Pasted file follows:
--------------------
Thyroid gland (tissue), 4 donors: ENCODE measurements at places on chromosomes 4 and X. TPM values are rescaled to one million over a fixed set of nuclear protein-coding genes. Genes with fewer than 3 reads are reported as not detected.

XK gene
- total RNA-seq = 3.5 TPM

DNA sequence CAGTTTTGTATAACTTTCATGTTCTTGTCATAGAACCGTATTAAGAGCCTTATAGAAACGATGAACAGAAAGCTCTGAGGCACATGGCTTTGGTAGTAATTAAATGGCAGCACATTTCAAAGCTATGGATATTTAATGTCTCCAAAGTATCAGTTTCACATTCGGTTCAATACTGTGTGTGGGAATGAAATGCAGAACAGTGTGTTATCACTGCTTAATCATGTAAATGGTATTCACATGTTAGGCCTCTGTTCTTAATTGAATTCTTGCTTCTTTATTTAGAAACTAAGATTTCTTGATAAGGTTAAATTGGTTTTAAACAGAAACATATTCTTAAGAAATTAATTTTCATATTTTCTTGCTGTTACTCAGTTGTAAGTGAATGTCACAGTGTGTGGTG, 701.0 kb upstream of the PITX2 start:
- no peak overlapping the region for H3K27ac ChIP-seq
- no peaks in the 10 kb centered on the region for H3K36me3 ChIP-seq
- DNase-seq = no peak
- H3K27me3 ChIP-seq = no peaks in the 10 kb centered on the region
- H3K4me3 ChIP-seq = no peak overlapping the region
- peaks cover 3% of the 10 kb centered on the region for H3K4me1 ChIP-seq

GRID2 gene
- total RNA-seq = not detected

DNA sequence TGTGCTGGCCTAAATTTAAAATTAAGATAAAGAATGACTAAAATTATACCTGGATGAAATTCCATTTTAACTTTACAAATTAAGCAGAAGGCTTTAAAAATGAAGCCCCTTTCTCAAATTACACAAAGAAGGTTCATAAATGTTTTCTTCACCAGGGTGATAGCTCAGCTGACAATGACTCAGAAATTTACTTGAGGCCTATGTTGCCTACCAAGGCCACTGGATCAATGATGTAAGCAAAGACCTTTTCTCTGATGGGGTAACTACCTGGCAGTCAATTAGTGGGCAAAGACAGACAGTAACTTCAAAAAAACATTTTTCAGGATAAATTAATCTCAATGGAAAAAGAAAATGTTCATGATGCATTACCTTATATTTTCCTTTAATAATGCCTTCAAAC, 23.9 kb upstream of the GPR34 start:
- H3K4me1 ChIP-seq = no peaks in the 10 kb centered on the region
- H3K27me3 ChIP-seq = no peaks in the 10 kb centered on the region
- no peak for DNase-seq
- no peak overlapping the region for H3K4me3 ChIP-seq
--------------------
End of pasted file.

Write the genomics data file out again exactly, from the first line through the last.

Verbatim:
Thyroid gland (tissue), 4 donors: ENCODE measurements at places on chromosomes 4 and X. TPM values are rescaled to one million over a fixed set of nuclear protein-coding genes. Genes with fewer than 3 reads are reported as not detected.

XK gene
- total RNA-seq = 3.5 TPM

DNA sequence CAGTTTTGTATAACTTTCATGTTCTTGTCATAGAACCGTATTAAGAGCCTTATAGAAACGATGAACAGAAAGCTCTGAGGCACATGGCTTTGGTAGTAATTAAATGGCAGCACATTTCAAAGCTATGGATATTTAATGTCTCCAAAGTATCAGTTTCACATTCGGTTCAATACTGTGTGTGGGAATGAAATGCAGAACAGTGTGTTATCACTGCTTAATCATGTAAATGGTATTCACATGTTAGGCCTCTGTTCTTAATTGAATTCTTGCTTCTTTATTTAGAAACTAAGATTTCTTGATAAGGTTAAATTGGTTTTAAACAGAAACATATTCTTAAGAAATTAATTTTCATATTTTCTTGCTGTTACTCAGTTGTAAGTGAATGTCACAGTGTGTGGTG, 701.0 kb upstream of the PITX2 start:
- no peak overlapping the region for H3K27ac ChIP-seq
- no peaks in the 10 kb centered on the region for H3K36me3 ChIP-seq
- DNase-seq = no peak
- H3K27me3 ChIP-seq = no peaks in the 10 kb centered on the region
- H3K4me3 ChIP-seq = no peak overlapping the region
- peaks cover 3% of the 10 kb centered on the region for H3K4me1 ChIP-seq

GRID2 gene
- total RNA-seq = not detected

DNA sequence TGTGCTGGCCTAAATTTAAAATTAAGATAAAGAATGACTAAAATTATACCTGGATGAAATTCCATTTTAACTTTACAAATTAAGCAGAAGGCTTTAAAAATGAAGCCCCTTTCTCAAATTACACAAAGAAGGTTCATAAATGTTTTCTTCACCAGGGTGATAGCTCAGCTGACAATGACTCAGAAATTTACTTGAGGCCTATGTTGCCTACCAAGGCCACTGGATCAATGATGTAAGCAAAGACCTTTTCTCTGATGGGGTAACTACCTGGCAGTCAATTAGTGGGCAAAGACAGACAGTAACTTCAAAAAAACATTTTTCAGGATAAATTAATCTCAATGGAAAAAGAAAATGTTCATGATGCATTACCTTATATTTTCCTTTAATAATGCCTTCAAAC, 23.9 kb upstream of the GPR34 start:
- H3K4me1 ChIP-seq = no peaks in the 10 kb centered on the region
- H3K27me3 ChIP-seq = no peaks in the 10 kb centered on the region
- no peak for DNase-seq
- no peak overlapping the region for H3K4me3 ChIP-seq